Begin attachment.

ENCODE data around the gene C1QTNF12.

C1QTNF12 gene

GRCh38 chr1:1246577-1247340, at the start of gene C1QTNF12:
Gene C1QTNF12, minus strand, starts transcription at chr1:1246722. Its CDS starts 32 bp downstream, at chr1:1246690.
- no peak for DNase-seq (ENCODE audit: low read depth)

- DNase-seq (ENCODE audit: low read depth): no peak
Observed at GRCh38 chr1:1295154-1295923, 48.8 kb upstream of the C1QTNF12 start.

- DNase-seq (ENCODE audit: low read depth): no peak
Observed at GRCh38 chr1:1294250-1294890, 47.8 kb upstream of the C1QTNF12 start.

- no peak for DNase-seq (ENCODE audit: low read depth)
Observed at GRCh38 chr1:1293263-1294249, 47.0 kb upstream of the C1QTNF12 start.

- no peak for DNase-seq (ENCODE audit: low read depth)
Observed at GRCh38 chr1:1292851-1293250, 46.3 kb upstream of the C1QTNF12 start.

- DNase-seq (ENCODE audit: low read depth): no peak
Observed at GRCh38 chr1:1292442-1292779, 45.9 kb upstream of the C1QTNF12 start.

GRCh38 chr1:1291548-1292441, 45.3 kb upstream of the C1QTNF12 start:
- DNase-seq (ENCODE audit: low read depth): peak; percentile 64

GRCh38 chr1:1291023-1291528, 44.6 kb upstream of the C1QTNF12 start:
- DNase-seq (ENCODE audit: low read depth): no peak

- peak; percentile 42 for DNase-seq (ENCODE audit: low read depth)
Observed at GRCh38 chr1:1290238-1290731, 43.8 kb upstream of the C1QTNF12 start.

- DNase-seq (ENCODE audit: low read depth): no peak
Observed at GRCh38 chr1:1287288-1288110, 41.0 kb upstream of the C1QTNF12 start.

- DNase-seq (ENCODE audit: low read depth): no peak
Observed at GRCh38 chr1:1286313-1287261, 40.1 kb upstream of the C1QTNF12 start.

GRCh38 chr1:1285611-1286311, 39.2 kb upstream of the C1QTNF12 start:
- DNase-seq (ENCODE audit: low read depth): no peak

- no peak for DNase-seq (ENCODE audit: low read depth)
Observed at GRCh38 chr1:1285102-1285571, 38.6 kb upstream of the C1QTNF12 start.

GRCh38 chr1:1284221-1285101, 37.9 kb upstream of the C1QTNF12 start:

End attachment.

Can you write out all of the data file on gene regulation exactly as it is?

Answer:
ENCODE data around the gene C1QTNF12.

C1QTNF12 gene

GRCh38 chr1:1246577-1247340, at the start of gene C1QTNF12:
Gene C1QTNF12, minus strand, starts transcription at chr1:1246722. Its CDS starts 32 bp downstream, at chr1:1246690.
- no peak for DNase-seq (ENCODE audit: low read depth)

- DNase-seq (ENCODE audit: low read depth): no peak
Observed at GRCh38 chr1:1295154-1295923, 48.8 kb upstream of the C1QTNF12 start.

- DNase-seq (ENCODE audit: low read depth): no peak
Observed at GRCh38 chr1:1294250-1294890, 47.8 kb upstream of the C1QTNF12 start.

- no peak for DNase-seq (ENCODE audit: low read depth)
Observed at GRCh38 chr1:1293263-1294249, 47.0 kb upstream of the C1QTNF12 start.

- no peak for DNase-seq (ENCODE audit: low read depth)
Observed at GRCh38 chr1:1292851-1293250, 46.3 kb upstream of the C1QTNF12 start.

- DNase-seq (ENCODE audit: low read depth): no peak
Observed at GRCh38 chr1:1292442-1292779, 45.9 kb upstream of the C1QTNF12 start.

GRCh38 chr1:1291548-1292441, 45.3 kb upstream of the C1QTNF12 start:
- DNase-seq (ENCODE audit: low read depth): peak; percentile 64

GRCh38 chr1:1291023-1291528, 44.6 kb upstream of the C1QTNF12 start:
- DNase-seq (ENCODE audit: low read depth): no peak

- peak; percentile 42 for DNase-seq (ENCODE audit: low read depth)
Observed at GRCh38 chr1:1290238-1290731, 43.8 kb upstream of the C1QTNF12 start.

- DNase-seq (ENCODE audit: low read depth): no peak
Observed at GRCh38 chr1:1287288-1288110, 41.0 kb upstream of the C1QTNF12 start.

- DNase-seq (ENCODE audit: low read depth): no peak
Observed at GRCh38 chr1:1286313-1287261, 40.1 kb upstream of the C1QTNF12 start.

GRCh38 chr1:1285611-1286311, 39.2 kb upstream of the C1QTNF12 start:
- DNase-seq (ENCODE audit: low read depth): no peak

- no peak for DNase-seq (ENCODE audit: low read depth)
Observed at GRCh38 chr1:1285102-1285571, 38.6 kb upstream of the C1QTNF12 start.

GRCh38 chr1:1284221-1285101, 37.9 kb upstream of the C1QTNF12 start: